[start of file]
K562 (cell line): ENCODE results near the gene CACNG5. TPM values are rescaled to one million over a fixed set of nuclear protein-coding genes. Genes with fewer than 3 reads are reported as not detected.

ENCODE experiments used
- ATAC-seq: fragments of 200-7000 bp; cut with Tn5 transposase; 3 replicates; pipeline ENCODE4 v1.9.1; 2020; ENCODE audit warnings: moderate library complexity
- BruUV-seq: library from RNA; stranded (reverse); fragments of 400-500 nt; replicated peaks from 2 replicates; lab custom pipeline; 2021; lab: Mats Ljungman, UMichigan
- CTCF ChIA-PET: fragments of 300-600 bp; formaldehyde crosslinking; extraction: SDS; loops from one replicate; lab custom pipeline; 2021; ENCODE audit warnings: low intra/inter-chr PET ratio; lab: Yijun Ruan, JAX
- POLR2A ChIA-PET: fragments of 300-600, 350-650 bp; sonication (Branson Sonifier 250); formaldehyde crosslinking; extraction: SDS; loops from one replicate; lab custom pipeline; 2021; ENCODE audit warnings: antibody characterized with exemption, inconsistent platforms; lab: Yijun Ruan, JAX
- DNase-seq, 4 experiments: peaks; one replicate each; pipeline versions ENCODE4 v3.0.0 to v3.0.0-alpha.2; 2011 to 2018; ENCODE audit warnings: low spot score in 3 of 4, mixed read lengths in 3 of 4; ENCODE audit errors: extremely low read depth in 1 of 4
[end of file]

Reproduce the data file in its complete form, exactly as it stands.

K562 (cell line): ENCODE results near the gene CACNG5. TPM values are rescaled to one million over a fixed set of nuclear protein-coding genes. Genes with fewer than 3 reads are reported as not detected.

ENCODE experiments used
- ATAC-seq: fragments of 200-7000 bp; cut with Tn5 transposase; 3 replicates; pipeline ENCODE4 v1.9.1; 2020; ENCODE audit warnings: moderate library complexity
- BruUV-seq: library from RNA; stranded (reverse); fragments of 400-500 nt; replicated peaks from 2 replicates; lab custom pipeline; 2021; lab: Mats Ljungman, UMichigan
- CTCF ChIA-PET: fragments of 300-600 bp; formaldehyde crosslinking; extraction: SDS; loops from one replicate; lab custom pipeline; 2021; ENCODE audit warnings: low intra/inter-chr PET ratio; lab: Yijun Ruan, JAX
- POLR2A ChIA-PET: fragments of 300-600, 350-650 bp; sonication (Branson Sonifier 250); formaldehyde crosslinking; extraction: SDS; loops from one replicate; lab custom pipeline; 2021; ENCODE audit warnings: antibody characterized with exemption, inconsistent platforms; lab: Yijun Ruan, JAX
- DNase-seq, 4 experiments: peaks; one replicate each; pipeline versions ENCODE4 v3.0.0 to v3.0.0-alpha.2; 2011 to 2018; ENCODE audit warnings: low spot score in 3 of 4, mixed read lengths in 3 of 4; ENCODE audit errors: extremely low read depth in 1 of 4